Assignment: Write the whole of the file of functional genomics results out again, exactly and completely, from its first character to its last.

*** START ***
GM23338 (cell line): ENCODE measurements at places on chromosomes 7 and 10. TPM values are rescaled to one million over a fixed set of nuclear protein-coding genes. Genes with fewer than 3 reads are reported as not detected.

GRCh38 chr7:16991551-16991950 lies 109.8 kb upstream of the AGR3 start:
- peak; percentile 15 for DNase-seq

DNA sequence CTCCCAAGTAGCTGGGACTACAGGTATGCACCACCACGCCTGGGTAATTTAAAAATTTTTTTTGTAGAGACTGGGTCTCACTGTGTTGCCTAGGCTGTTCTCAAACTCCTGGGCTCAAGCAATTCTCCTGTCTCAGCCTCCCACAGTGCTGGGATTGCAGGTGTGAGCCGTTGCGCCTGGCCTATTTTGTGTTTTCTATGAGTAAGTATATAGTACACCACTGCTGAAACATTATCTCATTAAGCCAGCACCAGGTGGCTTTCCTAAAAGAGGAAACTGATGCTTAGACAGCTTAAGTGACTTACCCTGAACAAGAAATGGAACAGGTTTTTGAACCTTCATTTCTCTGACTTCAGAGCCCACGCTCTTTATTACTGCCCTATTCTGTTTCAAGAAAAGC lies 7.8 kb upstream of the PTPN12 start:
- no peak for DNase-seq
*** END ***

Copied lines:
GM23338 (cell line): ENCODE measurements at places on chromosomes 7 and 10. TPM values are rescaled to one million over a fixed set of nuclear protein-coding genes. Genes with fewer than 3 reads are reported as not detected.

GRCh38 chr7:16991551-16991950 lies 109.8 kb upstream of the AGR3 start:
- peak; percentile 15 for DNase-seq

DNA sequence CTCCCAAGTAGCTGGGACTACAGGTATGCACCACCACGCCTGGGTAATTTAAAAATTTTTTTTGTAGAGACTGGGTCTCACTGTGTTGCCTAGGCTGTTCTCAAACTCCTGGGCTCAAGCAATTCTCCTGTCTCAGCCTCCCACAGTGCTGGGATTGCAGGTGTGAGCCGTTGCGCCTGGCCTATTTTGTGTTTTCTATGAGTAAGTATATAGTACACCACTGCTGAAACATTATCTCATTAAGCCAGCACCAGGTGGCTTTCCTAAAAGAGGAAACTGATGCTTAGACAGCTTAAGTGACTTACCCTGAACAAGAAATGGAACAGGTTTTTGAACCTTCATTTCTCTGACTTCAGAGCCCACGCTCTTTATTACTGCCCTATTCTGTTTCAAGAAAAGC lies 7.8 kb upstream of the PTPN12 start:
- no peak for DNase-seq